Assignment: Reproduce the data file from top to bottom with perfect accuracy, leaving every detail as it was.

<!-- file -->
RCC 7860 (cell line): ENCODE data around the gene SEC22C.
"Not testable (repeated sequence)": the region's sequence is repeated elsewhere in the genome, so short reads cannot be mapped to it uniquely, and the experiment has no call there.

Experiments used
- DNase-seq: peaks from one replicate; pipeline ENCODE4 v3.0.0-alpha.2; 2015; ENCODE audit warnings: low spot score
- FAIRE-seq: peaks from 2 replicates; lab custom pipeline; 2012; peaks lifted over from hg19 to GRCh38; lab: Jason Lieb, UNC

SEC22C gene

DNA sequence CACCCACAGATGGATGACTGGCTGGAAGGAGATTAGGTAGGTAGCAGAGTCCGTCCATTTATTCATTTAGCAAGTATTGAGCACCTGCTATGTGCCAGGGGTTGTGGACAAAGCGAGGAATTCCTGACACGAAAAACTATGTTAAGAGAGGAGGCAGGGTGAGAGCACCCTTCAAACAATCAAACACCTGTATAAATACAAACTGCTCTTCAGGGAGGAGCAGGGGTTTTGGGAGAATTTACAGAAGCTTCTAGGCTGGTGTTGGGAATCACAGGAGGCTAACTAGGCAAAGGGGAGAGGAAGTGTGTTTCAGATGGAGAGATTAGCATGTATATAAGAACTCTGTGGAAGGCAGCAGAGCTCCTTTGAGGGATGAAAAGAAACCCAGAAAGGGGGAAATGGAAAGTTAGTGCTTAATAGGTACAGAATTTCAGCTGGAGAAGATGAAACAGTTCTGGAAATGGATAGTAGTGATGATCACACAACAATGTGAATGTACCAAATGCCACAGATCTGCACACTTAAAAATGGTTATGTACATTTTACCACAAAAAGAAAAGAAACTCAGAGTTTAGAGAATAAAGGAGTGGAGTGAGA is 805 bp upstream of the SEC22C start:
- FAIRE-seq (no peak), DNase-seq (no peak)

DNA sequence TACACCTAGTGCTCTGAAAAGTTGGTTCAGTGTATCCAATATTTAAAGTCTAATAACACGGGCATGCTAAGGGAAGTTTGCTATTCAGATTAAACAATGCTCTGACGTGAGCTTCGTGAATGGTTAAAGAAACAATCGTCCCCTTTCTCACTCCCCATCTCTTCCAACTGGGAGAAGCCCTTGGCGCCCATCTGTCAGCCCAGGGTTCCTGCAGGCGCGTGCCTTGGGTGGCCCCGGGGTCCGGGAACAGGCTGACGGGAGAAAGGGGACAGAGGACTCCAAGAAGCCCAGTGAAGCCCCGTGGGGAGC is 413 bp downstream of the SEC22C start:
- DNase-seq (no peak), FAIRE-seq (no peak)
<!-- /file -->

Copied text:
RCC 7860 (cell line): ENCODE data around the gene SEC22C.
"Not testable (repeated sequence)": the region's sequence is repeated elsewhere in the genome, so short reads cannot be mapped to it uniquely, and the experiment has no call there.

Experiments used
- DNase-seq: peaks from one replicate; pipeline ENCODE4 v3.0.0-alpha.2; 2015; ENCODE audit warnings: low spot score
- FAIRE-seq: peaks from 2 replicates; lab custom pipeline; 2012; peaks lifted over from hg19 to GRCh38; lab: Jason Lieb, UNC

SEC22C gene

DNA sequence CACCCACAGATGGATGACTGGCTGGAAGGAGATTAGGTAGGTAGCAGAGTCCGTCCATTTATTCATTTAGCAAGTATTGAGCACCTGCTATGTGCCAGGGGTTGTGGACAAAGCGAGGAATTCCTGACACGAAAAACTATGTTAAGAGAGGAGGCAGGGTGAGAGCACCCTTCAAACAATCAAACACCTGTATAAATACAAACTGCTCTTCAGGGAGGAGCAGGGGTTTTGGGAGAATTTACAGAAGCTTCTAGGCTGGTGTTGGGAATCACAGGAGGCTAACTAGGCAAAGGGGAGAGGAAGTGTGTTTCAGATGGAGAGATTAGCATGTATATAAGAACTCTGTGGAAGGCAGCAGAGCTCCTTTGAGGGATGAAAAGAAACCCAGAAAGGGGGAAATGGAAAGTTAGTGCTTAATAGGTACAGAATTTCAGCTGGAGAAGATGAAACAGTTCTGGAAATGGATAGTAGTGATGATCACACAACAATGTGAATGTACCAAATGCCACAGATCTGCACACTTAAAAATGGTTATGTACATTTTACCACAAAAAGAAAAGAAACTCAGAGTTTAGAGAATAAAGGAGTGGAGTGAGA is 805 bp upstream of the SEC22C start:
- FAIRE-seq (no peak), DNase-seq (no peak)

DNA sequence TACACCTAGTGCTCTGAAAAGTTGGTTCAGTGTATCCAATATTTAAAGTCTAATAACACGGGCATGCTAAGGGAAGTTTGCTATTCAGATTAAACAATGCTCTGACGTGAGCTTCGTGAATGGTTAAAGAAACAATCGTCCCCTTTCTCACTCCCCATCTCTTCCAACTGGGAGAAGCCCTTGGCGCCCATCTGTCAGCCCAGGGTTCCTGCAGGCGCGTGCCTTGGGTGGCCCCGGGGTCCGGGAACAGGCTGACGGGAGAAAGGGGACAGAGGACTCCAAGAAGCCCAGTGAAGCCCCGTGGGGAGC is 413 bp downstream of the SEC22C start:
- DNase-seq (no peak), FAIRE-seq (no peak)